After all these years, mobile payments may be getting its long-awaited break in market adoption.
This isn’t because all of a sudden mobile payments improved or that millions of consumers happened to feel the need to use their mobile phone to pay for things.
But rather, it’s a series of multiple things coincidentally happening all around the same time.
A few data points this week point to an increase in mobile payments.
From a research viewpoint, eMarketer’s latest projections have mobile payments growing from $9 billion this year to $27 billion next year. Individual consumer payment totals will grow from $376 a year to $721.
Another data point is that as more people acquire iPhones with Apple Pay capabilities, more people overall are using their iPhones to pay.
And there’s Samsung, which, after acquiring Boston-based LoopPay, got to include the Loop technology into its latest phones, which launched in the U.S. late last month.
Samsung this week said it is seeing high repeat usage of its Samsung Pay with an average of eight transactions per person.
The key to Samsung Pay is that it works at pretty much any point-of-sales terminal that can take a traditional card swipe.
I dropped by the large Samsung Pay booth at the annual Money2020 conference in Las Vegas yesterday and the company had multiple payment terminals set up so attendees could personally try Samsung Pay.
The conference itself is yet another indirect data point. The event drew 10,500 attendees this year along with a convention-sized hall full of exhibitors, most sporting technologies or services to help mobile payments along.
There were companies offering all kinds of mobile payment security features, such as fingerprint readers embedded in credit cards that work only via NFC and various other security capabilities.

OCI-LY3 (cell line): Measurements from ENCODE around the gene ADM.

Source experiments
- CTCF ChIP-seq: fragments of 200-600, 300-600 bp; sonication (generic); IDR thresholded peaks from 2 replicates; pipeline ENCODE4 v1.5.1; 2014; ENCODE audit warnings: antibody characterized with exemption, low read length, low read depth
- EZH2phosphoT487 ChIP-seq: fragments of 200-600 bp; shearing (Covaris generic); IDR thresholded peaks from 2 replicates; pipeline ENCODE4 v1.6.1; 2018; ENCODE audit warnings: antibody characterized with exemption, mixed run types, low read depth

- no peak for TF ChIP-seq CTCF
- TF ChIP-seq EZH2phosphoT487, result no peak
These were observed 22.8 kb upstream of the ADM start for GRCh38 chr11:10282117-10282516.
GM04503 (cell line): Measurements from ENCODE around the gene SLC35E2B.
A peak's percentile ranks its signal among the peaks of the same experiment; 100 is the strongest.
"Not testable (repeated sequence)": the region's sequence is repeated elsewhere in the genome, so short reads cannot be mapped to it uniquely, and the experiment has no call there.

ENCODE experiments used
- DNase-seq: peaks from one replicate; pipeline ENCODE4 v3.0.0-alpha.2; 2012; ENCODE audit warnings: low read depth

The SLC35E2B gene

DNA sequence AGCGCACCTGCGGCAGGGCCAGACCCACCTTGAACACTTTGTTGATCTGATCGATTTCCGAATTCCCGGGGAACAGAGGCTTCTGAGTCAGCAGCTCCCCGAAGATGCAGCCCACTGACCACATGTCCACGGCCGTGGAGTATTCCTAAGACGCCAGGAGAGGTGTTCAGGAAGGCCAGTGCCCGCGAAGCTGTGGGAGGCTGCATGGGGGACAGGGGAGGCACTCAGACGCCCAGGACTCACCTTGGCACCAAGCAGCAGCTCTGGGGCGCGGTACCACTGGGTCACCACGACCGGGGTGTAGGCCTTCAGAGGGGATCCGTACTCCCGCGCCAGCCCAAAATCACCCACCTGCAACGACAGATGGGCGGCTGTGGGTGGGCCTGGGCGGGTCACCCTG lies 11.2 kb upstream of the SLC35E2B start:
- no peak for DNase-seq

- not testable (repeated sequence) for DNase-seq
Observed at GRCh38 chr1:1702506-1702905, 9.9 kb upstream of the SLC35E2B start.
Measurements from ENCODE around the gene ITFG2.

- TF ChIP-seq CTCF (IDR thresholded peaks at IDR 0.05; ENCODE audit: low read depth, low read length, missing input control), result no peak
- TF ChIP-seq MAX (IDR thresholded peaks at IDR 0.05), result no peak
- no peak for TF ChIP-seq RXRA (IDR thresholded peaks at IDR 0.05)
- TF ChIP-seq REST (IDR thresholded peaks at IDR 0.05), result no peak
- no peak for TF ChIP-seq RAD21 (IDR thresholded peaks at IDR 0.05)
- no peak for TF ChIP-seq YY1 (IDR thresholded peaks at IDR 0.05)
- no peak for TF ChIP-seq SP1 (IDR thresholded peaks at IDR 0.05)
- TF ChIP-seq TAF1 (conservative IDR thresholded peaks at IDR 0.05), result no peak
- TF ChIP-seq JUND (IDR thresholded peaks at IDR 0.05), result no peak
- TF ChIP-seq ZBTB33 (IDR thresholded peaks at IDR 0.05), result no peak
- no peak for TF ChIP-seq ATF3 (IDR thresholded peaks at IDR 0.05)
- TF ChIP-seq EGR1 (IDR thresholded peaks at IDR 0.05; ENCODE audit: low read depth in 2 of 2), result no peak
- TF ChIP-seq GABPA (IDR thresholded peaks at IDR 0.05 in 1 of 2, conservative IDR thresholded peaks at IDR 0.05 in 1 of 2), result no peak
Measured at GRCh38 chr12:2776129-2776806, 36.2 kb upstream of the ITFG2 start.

Just about anyone who is anyone in mobile payments was a sponsoring company as well as presenter on the program and attendee interest was high again this year.
I see the potential biggest push for mobile payments in the U.S. coming from the increased usage of EMV or chip cards, now that the EMV deadline has passed. This essentially means that any merchant not using technology that can read the chip cards at checkout is liable for any of the credit card fraud that may occur.
But that’s just what is driving the adoption of chip cards. The mobile payments driver is how the cards actually work.
Rather than a quick swipe, the chip card is inserted into a reader where the chip is read, which I have written about here in the past (Mobile Payments vs. the New Chip Credit Cards).
The issue is the waiting.
For shoppers at checkout in a big box retailer this holiday season, this could become an absolute nightmare for the retailer.
In addition to normal volume-caused long checkout lines, the additional wait time for the chip card to be read could create a new, major pain point.
The great irony for mobile payments, which can be done by just a tap of the phone, is that they could become the best solution to a major pain point that never existed.